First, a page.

Bridge column, July 27: Keep "trade" in mind to find good plays
For the last two weeks, we have been using the acronym "trade" to help find the right plays. We track the tricks, read the lead, audition the auction, deduce the danger, and eye the entries.
Here is one more example. How should South play in four spades after West guesses well to lead a fourth-highest club five?
When North raises three spades to four, he knows that there could be four top losers, but it might make or be a good sacrifice against a making four-heart contract for East-West.
This deal is East's problem. He should realize that if the defenders are going to win four tricks, they will be either three clubs (West started with queen-fourth) and the heart ace, or two clubs (West started with five clubs) and two hearts.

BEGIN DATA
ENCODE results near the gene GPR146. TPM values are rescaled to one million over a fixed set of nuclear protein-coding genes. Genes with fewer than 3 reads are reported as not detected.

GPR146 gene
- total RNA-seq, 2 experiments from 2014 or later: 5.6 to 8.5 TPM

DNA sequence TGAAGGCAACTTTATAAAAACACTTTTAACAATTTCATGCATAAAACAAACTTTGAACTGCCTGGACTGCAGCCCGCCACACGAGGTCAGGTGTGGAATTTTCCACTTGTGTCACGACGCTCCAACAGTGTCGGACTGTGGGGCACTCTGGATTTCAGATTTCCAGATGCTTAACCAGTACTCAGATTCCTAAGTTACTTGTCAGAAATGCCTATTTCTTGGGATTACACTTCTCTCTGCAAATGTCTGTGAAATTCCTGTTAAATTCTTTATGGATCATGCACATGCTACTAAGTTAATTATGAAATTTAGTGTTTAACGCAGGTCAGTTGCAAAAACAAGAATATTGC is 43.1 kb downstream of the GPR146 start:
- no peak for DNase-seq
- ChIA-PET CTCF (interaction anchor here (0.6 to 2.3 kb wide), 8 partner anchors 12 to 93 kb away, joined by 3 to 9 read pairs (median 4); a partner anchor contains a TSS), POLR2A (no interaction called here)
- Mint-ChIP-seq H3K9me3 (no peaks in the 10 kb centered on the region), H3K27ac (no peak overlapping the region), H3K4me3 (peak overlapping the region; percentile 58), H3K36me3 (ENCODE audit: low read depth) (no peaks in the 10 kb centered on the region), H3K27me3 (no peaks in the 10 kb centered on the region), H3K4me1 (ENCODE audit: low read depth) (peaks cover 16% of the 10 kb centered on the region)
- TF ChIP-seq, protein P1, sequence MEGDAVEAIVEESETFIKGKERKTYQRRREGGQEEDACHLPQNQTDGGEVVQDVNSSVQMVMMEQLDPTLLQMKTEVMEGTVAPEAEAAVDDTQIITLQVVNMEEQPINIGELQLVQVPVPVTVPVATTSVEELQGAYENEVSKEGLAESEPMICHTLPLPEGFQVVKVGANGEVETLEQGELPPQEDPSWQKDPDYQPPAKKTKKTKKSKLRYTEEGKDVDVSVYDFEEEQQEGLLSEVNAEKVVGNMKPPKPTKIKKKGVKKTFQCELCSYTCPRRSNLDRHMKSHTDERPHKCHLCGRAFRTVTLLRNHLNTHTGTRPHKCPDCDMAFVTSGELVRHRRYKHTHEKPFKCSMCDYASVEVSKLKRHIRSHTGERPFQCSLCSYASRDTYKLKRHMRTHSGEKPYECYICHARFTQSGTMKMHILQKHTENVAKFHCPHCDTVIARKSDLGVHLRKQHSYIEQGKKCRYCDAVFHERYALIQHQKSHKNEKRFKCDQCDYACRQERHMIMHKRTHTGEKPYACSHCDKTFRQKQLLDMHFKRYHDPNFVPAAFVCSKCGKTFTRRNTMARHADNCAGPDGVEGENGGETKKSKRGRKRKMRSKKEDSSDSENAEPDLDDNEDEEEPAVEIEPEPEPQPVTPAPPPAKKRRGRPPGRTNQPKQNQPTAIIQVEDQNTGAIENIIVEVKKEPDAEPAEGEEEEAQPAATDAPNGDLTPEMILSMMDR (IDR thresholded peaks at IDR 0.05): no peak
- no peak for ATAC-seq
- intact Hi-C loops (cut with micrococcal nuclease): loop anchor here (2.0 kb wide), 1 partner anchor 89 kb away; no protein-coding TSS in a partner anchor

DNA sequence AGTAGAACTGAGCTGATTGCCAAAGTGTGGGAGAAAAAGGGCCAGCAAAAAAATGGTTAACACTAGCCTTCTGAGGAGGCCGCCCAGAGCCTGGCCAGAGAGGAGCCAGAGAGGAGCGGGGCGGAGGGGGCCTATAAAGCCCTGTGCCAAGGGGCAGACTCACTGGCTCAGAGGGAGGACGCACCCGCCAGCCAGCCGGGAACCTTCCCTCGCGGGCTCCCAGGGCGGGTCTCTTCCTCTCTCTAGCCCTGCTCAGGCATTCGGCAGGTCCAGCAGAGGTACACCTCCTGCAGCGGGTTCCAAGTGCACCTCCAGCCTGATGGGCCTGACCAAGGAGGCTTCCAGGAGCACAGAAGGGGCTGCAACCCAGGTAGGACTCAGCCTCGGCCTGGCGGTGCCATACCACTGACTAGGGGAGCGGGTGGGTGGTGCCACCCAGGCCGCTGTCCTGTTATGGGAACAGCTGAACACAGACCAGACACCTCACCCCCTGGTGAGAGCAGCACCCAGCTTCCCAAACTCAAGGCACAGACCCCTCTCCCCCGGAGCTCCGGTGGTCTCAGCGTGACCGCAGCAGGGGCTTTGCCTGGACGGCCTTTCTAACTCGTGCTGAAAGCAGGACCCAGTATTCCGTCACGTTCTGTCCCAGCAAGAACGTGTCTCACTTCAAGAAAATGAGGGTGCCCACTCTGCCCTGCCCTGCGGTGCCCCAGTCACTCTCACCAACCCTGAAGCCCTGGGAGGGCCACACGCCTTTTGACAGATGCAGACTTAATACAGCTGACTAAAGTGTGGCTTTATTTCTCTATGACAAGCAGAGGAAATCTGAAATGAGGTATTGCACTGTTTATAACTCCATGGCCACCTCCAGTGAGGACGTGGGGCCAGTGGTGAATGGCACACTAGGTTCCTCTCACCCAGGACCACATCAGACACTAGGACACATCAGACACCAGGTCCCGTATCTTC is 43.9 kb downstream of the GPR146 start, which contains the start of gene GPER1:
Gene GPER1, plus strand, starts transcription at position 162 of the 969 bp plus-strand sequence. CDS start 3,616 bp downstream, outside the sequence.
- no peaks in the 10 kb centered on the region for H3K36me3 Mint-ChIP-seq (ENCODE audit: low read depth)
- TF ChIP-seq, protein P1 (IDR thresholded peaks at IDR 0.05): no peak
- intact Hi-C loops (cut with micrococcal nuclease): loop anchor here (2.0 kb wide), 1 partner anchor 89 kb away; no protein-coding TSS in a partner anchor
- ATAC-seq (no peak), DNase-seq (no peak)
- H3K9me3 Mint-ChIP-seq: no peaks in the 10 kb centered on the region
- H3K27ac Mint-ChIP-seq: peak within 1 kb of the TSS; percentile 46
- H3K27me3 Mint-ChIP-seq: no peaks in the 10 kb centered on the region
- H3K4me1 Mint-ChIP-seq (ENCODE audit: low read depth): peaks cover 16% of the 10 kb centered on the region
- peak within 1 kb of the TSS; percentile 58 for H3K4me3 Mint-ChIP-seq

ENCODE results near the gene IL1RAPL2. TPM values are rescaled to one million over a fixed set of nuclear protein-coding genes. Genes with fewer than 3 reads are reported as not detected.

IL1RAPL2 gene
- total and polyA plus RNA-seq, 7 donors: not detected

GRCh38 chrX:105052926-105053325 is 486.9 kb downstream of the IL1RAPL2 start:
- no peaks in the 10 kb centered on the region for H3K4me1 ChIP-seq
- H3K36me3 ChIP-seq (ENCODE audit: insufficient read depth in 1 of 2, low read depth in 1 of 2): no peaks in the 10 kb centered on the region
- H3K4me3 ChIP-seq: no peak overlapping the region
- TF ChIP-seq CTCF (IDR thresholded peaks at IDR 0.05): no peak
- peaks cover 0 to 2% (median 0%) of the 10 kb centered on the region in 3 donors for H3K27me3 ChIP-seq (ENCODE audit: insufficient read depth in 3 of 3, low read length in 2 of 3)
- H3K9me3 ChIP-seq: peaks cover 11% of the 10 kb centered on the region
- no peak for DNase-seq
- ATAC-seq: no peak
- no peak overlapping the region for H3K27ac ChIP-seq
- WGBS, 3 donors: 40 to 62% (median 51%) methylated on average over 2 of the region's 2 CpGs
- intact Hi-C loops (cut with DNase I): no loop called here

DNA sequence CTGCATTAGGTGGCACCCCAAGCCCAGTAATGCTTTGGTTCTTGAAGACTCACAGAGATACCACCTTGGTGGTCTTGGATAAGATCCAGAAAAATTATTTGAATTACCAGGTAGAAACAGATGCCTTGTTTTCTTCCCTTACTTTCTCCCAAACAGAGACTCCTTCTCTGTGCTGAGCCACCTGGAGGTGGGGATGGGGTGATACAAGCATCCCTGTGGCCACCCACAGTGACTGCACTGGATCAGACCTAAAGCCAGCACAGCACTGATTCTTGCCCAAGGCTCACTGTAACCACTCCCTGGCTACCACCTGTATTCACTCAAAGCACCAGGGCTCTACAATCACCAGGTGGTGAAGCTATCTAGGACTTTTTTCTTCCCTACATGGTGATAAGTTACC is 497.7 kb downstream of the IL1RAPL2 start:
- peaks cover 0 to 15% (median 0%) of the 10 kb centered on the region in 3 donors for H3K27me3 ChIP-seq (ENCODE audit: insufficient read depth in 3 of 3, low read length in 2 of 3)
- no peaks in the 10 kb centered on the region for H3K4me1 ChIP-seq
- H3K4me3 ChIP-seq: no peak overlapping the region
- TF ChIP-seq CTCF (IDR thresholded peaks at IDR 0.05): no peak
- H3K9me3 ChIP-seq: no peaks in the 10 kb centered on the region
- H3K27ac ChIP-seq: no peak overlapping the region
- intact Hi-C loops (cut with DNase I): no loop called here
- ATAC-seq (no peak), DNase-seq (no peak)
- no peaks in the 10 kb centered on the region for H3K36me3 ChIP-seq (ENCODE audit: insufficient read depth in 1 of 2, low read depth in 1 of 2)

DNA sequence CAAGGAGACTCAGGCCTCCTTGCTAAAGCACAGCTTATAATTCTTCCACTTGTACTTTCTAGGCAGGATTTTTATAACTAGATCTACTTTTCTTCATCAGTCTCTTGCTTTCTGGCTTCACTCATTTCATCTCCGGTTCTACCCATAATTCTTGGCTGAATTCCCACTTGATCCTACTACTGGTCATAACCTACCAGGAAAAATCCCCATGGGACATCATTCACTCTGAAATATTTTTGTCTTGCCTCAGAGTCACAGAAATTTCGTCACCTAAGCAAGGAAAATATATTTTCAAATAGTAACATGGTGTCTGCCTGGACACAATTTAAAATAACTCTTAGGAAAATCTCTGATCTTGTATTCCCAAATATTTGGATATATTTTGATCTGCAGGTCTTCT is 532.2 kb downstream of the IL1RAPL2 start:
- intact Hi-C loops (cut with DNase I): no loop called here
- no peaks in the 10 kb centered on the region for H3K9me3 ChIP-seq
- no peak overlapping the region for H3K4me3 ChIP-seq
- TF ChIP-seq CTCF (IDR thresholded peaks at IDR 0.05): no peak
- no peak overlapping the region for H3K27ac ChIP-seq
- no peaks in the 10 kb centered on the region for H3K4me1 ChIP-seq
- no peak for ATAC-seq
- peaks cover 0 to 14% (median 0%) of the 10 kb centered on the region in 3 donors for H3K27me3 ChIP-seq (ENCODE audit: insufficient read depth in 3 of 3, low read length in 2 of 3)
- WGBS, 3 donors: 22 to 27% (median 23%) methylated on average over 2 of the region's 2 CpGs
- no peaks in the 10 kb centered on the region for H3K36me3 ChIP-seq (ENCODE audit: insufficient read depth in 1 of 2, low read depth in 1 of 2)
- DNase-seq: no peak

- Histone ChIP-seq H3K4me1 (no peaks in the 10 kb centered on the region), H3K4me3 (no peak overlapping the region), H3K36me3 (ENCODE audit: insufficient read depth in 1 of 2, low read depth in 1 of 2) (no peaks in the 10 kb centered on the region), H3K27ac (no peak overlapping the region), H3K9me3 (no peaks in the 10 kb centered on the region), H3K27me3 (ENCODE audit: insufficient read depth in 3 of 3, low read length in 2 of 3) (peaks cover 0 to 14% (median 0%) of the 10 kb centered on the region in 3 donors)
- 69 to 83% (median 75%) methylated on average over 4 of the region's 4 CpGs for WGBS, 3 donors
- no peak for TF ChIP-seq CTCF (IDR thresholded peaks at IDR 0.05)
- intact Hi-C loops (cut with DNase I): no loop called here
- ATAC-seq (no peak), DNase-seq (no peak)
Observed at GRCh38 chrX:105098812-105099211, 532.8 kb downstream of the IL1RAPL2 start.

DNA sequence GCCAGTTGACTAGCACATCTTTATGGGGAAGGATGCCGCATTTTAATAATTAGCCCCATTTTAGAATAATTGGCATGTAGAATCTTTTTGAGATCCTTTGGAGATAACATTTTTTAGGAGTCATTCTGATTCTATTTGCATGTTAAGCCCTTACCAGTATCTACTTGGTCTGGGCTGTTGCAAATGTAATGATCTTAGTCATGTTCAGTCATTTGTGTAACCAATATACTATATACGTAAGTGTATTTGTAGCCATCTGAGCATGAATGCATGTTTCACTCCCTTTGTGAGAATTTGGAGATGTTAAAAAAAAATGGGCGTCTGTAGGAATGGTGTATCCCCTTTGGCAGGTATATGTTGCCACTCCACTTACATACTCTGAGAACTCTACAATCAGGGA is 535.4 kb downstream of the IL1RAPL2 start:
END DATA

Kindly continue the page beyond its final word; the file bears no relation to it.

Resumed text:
So, East takes the first trick with his club king and cashes the club ace, noting that West plays the two, indicating that West started with five clubs. Now East must shift to a low heart. If West has the king, cashing the ace first works fine; but not here. The question is: Will South guess correctly?
Finally, if West wins the third trick with the heart queen, how does he know to return a heart, not give East a club ruff?
Because if East had begun with the ace-king-doubleton of clubs, he would have won the first trick with the ace, then cashed the king.
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